Whether area residents are in the mood for giant slides, rope swings, hayrides, baby animals, apple-cider doughnuts or a pumpkin slingshot, they’ll find all these things and more at Cox Farms. The 42nd annual fall festival opens this weekend and promises fun for the whole family.
It’s on 90 acres at 15621 Braddock Road, just off Pleasant Valley Road, in Centreville. The festival runs daily from Sept. 27-Nov. 4, from 10 a.m.-6 p.m. The outdoor activities include live entertainment, a goat village, tunneling through a mountain of hay and a Cornundrum Cornfield Adventure – complete with funhouse mirrors and a pirate ship.
For older teens and adults, the scary, 20-acre nighttime adventure, Fields of Fear, is open Friday and Saturday nights, Sept. 26-Nov. 1, from 7:30-11 p.m., plus Sunday, Oct. 12 and Sunday, Nov. 2. The pumpkin-smashing event, Pumpkin Madness, is slated for Saturday-Sunday, Nov. 1-2, from 10 a.m.-5 p.m. For ticket prices and more information, see www.coxfarms.com.
“For Cox Farms, hosting friends and families in Northern Virginia every fall is more than a tradition – it’s a passion,” said Aaron Cox-Leow, “co-farmer-in-chief” with his sibling, Lucas Cox. “We truly do wait for it all year, and now it’s almost here; Cox Farms has something for everyone.”
The fall festival draws thousands of people a week from throughout the Washington Metropolitan area. For many families, it’s a tradition passed down from one generation to another. During the day, Cox Farms features wholesome, family fun. But at night, it’s transformed into the spooky and frightening Fields of Fear for older teens and adults.
And this year, said Cox-Leow, “The festival grounds are teeming with new additions. At the ‘Hog Farm,’ visitors of all ages can hop on a retired ‘hog’ – the motorcycle kind – and take an imaginary ride. And children can give their arms a workout at the duck races, seeing who can pump water the fastest to move their rubber ducky to the other side.”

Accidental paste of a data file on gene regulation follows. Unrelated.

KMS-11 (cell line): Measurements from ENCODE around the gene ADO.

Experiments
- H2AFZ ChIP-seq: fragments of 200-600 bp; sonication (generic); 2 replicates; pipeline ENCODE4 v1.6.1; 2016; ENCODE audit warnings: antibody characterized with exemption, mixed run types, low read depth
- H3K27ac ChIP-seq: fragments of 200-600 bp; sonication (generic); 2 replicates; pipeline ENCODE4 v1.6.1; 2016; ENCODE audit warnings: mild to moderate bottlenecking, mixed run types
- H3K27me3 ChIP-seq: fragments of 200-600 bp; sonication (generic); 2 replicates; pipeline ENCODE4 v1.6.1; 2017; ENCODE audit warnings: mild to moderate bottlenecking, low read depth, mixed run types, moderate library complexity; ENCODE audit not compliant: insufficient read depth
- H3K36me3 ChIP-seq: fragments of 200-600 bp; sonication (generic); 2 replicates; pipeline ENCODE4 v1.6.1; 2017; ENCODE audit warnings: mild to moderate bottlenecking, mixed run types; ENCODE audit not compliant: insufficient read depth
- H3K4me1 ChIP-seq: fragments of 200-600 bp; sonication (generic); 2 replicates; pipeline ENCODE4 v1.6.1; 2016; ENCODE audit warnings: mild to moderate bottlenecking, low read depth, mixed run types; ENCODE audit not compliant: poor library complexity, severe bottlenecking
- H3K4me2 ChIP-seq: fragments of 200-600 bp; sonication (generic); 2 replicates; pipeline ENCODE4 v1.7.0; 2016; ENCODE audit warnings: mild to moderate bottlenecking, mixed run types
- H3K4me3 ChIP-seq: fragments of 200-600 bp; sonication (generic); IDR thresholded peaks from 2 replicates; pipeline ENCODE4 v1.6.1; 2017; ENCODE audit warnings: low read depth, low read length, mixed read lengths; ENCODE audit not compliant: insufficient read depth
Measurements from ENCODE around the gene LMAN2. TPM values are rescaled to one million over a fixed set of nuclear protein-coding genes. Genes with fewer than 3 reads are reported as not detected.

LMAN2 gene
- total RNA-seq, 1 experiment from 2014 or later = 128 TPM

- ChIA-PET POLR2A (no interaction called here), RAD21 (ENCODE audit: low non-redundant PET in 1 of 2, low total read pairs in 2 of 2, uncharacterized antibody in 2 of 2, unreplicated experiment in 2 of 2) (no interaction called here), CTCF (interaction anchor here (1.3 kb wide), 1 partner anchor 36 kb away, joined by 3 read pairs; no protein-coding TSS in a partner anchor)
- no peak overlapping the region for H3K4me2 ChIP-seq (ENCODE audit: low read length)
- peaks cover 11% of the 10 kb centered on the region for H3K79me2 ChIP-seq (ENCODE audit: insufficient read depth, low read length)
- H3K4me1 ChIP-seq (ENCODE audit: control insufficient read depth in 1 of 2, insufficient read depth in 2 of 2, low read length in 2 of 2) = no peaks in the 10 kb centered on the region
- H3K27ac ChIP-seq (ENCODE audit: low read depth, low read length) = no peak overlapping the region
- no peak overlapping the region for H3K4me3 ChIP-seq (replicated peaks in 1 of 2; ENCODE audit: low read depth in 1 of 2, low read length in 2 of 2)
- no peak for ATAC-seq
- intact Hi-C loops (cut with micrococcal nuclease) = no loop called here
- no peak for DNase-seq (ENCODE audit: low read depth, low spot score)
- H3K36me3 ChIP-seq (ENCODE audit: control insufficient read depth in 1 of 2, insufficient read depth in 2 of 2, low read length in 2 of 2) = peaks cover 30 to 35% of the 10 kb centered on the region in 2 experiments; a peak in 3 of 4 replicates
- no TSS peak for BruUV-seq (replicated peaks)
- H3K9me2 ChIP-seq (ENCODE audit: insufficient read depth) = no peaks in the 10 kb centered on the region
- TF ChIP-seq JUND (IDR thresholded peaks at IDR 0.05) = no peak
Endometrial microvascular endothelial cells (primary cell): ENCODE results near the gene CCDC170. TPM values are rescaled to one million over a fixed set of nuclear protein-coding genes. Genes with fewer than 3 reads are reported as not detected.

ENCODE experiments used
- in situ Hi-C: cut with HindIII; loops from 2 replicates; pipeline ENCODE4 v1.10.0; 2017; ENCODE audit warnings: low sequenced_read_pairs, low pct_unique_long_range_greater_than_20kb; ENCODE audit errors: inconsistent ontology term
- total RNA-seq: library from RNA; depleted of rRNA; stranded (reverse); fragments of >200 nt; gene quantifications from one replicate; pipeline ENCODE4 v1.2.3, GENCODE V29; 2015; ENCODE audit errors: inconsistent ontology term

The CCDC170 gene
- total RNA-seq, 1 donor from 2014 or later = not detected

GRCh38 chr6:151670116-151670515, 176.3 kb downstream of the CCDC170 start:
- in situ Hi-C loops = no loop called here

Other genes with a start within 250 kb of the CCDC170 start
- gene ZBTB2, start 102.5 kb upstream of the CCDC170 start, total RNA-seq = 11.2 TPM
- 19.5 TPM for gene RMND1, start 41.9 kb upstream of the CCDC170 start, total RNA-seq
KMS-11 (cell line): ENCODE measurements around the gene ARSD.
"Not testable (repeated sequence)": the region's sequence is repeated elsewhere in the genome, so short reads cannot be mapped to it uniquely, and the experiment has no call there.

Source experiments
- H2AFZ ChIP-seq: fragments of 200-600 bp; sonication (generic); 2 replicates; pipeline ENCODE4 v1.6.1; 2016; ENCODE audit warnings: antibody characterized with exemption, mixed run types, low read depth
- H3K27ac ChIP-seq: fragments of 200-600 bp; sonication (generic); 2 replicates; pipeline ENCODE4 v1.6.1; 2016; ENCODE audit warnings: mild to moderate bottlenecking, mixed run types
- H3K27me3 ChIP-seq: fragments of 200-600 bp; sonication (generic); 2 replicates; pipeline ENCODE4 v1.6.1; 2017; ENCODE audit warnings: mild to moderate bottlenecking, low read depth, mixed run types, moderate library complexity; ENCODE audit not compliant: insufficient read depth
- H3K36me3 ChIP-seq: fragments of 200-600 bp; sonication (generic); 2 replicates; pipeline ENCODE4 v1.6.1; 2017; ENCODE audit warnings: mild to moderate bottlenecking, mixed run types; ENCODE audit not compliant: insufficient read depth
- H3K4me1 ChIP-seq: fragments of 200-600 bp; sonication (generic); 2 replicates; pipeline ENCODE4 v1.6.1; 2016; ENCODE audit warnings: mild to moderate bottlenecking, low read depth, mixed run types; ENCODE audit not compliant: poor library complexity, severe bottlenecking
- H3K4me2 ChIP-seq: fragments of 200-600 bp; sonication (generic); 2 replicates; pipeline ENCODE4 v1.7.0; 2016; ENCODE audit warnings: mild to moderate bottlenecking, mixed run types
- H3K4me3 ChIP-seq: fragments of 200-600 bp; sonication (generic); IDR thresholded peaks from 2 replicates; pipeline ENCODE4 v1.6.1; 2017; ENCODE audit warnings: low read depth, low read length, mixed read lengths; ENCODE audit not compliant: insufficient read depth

Cox Farms also has a new milk-and-cookies stand and is debuting its Fall Festival Explorer Passport. “It’s a fun activity that gets participants traveling to the far corners of the festival to stamp their passports,” said Cox-Leow. “Once they visit all 12 landmarks, they’ll bring their completed passport to the farm market for a prize.”
Hayride, Music, Mining
The ever-popular hayride lasts 20 minutes and travels by clever vignettes, including cartoon characters in the cornfield, comical space aliens, a witches’ house, superheroes, cowboys on horseback and a wild-west town. A new addition, said
Lucas Cox, is the Black Cauldron Café – the witches’ coffee bar. At the end, the hayride travels through a large, enchanted barn filled with music, flashing lights and scenes of wizards, witches and magical plants and creatures.
The free, weekend events also include entertainment on the music stage. Live bands perform, and Farmer Jack sings and tells stories while milking his cow, Bingo. The 25 bands – including The Page County Ramblers, Jimmy Cole All Stars, Tom Blood & Late as Usual, the Rick Sickmen Band and Patty Reese Band – will perform blue grass, country and classic rock music.
Visitors may also enjoy the mining sluice. It’s a tower that dumps water into a big, curvy trench where people can pan for fossils, gemstones and arrowheads. Cox said participants feel as if they’re actually going into a mineshaft.
Farm Animals, Kiddie Zone
Bunnyville, inside the slide barn, hops into action for its third year. A slide comes out of the top of the barn, and the bottom part houses Bunnyville. There’s a model of Washington, D.C., with the monuments and White House, and about a dozen bunnies jump around in them.
But they’re not the only furry friends – Cox Farms has animals galore. Children may feed baby goats in their own goat village. Two alpacas are on the mountain leading up to the dinosaur slide and a couple peacocks roam free. There are also baby chicks, hens and chickens, a llama named Chewie, turkeys, calves and milking cows, pigs and piglets.